Too Short Interview: Town Bizness

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by Alex Shtaerman

With multiple classic albums under his belt and a catalog that spans a number of eras as well as decades, Too Short reigns supreme as the undisputed godfather of Bay Area Hip-Hop – that much is certainly clear. However, when it comes to many of today’s young and fickle fans, few may know the whole story when it comes to one of West Coast Hip-Hop’s most legendary and influential pioneers. Recently honored by VH1 at the 2008 Hip-Hop Honors awards, Short has been a force in the rap game since the early ‘80’s and is showing no signs of slowing down as he prepares to introduce his brand new group, Town Bizness. With a lineup that blends the MC talents of Too Short and female rapper and songstress Silk E with the musical styling of Elijah Baker and Martin Luther, Town Bizness represents a fusion of Hip-Hop, Soul and R&B that comes complete with a five piece band. Alluding to the type of music he’s recorded with Town Bizness, Short explains: “it touches on a lot of social issues and personal things. It’s not the normal type of stuff that you’d hear on a rap record”. However, he is also quick to point out that the music is not “sad or depressing or preachy. It feels good when you listen to it”. The man who heard his first rap record in 1979 and was inspired to tell the story of Oakland after listening to Melle Mel’s vivid depiction of New York City on “The Message” is now here to answer your questions. Enjoy!

RIOTSOUND.COM: Your career began in Oakland in the early ‘80’s. When you initially started rhyming, what were some of the things that inspired you to pick up the mic at a time when Hip-Hop was still in its infancy?

TOO SHORT: Well, you know, I was just initially drawn to it because of the music world, that was one of my main loves at the time. I liked listening to a lot of music. I mean, I was always in music class playing instruments in the band and stuff like that. I always collected music, even as a child I would collect records and tapes, anything that I could get a hold of I would just keep it. So when I first heard Hip-Hop, it just kinda struck me early on. I probably heard rap for the first time in ’79 and by 1980 I was in my room making my own raps. I was writing raps and recording them through a little radio.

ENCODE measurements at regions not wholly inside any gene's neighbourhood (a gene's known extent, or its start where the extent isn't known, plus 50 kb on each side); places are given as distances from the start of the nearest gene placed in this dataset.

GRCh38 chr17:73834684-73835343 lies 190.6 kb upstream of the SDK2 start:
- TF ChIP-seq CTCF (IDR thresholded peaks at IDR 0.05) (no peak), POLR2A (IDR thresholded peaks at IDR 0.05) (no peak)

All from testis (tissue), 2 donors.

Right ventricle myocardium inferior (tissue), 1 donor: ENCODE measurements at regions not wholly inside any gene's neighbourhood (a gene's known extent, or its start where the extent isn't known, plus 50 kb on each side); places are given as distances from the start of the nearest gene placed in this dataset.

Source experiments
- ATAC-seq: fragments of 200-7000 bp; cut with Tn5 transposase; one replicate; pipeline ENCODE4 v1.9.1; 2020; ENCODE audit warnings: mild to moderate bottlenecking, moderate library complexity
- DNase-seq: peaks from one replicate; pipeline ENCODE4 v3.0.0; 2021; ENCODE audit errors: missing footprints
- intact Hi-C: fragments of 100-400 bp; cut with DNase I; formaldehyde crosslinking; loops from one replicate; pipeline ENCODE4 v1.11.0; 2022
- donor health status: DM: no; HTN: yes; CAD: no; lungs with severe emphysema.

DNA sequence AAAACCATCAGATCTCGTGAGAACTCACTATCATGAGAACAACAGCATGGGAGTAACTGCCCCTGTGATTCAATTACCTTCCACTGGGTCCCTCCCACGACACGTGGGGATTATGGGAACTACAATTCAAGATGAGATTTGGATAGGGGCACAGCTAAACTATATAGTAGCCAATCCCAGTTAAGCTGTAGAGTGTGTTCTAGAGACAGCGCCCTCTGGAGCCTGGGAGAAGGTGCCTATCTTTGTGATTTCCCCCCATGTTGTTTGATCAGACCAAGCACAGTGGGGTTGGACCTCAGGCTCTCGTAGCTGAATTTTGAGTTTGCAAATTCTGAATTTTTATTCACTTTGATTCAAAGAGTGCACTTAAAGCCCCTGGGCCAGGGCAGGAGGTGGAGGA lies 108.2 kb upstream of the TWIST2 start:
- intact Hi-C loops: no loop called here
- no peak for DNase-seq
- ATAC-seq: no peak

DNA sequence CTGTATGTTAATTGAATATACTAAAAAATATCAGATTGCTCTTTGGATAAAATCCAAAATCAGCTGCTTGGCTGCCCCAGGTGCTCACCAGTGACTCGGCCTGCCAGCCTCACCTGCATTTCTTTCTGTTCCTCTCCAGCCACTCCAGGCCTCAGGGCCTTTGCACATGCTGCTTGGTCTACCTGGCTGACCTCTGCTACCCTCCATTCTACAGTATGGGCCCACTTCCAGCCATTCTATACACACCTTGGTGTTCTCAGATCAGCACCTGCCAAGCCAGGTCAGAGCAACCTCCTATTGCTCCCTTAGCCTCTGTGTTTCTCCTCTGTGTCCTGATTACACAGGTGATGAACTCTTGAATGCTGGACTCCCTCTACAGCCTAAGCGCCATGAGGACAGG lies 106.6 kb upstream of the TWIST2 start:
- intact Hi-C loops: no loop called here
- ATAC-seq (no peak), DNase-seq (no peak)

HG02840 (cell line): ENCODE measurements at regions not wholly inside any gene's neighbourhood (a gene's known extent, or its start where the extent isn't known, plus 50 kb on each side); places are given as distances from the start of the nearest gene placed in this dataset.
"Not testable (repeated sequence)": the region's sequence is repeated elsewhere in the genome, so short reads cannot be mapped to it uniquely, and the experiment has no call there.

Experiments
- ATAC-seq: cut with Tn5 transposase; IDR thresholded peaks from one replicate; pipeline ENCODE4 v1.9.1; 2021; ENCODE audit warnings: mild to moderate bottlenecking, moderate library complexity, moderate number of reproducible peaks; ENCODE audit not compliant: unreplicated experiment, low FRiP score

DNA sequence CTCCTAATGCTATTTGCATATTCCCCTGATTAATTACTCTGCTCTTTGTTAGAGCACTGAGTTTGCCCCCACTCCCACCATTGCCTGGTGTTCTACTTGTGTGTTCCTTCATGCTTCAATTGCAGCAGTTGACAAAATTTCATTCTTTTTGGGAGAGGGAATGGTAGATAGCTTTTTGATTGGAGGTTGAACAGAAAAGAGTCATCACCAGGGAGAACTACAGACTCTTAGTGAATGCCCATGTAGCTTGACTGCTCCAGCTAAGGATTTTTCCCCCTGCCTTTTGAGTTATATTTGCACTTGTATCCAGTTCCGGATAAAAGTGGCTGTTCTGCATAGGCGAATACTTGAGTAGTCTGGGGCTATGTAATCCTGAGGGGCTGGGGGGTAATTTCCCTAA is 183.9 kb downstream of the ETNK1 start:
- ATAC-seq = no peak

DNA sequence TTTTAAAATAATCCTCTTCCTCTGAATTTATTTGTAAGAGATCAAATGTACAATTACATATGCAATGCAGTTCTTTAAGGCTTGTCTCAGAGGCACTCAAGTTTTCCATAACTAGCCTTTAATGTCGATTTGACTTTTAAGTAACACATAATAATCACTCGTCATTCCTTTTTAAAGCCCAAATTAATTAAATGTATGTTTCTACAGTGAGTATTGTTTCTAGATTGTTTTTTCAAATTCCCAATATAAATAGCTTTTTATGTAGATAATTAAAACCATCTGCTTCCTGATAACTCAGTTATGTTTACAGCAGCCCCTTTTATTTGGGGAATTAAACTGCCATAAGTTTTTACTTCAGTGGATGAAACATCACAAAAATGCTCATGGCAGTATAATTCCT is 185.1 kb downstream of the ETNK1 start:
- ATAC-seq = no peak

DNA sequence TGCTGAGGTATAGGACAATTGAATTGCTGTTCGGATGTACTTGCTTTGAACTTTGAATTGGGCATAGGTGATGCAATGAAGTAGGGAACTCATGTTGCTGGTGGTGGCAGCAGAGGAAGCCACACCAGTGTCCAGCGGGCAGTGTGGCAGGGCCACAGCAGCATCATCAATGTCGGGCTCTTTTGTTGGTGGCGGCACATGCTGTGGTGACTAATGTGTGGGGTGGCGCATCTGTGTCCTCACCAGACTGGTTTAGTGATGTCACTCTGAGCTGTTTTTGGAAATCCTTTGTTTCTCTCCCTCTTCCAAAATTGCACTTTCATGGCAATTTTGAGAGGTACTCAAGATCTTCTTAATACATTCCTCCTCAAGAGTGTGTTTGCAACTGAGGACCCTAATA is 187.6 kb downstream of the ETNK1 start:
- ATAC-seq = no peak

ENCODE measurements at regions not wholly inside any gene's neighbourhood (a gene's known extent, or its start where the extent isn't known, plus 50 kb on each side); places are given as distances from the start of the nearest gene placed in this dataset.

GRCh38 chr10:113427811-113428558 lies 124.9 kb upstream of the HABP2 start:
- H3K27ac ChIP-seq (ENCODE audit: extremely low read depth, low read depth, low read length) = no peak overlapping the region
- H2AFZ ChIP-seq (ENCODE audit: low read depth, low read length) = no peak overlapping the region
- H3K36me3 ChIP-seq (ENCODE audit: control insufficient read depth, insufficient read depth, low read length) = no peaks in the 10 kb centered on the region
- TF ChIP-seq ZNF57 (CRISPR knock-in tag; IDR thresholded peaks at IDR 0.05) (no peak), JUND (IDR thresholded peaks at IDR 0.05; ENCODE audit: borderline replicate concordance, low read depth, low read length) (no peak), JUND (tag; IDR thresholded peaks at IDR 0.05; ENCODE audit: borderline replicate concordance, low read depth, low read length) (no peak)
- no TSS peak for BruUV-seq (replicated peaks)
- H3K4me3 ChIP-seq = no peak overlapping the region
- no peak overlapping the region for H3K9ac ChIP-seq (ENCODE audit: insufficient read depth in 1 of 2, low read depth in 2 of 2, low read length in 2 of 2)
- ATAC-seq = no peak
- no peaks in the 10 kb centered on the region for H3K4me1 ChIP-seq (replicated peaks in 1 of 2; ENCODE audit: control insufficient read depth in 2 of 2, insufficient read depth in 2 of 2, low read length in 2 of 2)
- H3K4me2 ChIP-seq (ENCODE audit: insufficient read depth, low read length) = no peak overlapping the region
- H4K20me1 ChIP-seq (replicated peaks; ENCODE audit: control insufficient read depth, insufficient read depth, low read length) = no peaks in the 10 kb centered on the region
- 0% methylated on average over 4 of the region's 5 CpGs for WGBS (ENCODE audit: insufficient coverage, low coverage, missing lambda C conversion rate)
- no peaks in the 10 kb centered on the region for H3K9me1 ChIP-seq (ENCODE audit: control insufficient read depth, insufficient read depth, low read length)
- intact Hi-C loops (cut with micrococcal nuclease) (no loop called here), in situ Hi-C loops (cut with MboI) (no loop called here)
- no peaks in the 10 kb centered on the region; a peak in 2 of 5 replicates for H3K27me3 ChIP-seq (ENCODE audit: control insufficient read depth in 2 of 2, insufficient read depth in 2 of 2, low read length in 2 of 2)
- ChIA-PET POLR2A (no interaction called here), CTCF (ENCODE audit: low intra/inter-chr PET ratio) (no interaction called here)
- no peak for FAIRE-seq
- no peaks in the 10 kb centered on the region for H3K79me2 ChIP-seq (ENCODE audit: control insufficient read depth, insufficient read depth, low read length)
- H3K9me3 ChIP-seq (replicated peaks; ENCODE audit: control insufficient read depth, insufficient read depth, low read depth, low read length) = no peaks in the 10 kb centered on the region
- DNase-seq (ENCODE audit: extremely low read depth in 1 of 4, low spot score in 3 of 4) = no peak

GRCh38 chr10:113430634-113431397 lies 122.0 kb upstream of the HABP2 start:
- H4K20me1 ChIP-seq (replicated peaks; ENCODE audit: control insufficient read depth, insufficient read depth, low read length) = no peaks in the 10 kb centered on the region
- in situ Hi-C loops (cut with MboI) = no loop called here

I think the inspiration came from just the thought that I could do it. I just thought I could do it. [In my mind] I knew I could do this and pretty much I just took to it one day. I don’t think there was any aspiration of a rap career or the thought in my mind that I even had options of making an actual record. I just thought of it in the way everybody perceived Hip-Hop back then. It was just like if you were to dress up for a talent show, you just wanna perform, you’re not trying to make a movie or record an album or get a record deal. You just want to do the performance somewhere for somebody. It was pretty much a hobby, the same as like breakdancing or DJjing or graffiti; like picking up any part of Hip-Hop in the early days, it was just for the fun of it.

RIOTSOUND.COM: Was there a competitive aspect to it for you?

TOO SHORT: Nah, I think the thought process pretty much was – I mean, there was no competition, nobody was really doing it. There wasn’t really another crew on the other side of town that we were competing with. The only guys who were probably pretty even were me and my rap partner Freddy B, we pretty much had it locked down in the Bay. We were those guys. So [the goal] was not to necessarily compete with another crew, like certain things that were going on in New York, but more or less like – there’s a dance at the YMCA Friday night, let’s go up there, put a song on and rock the crowd. Or there’s a house party in the hood the next night, on Saturday, so let’s go in there and rock the party.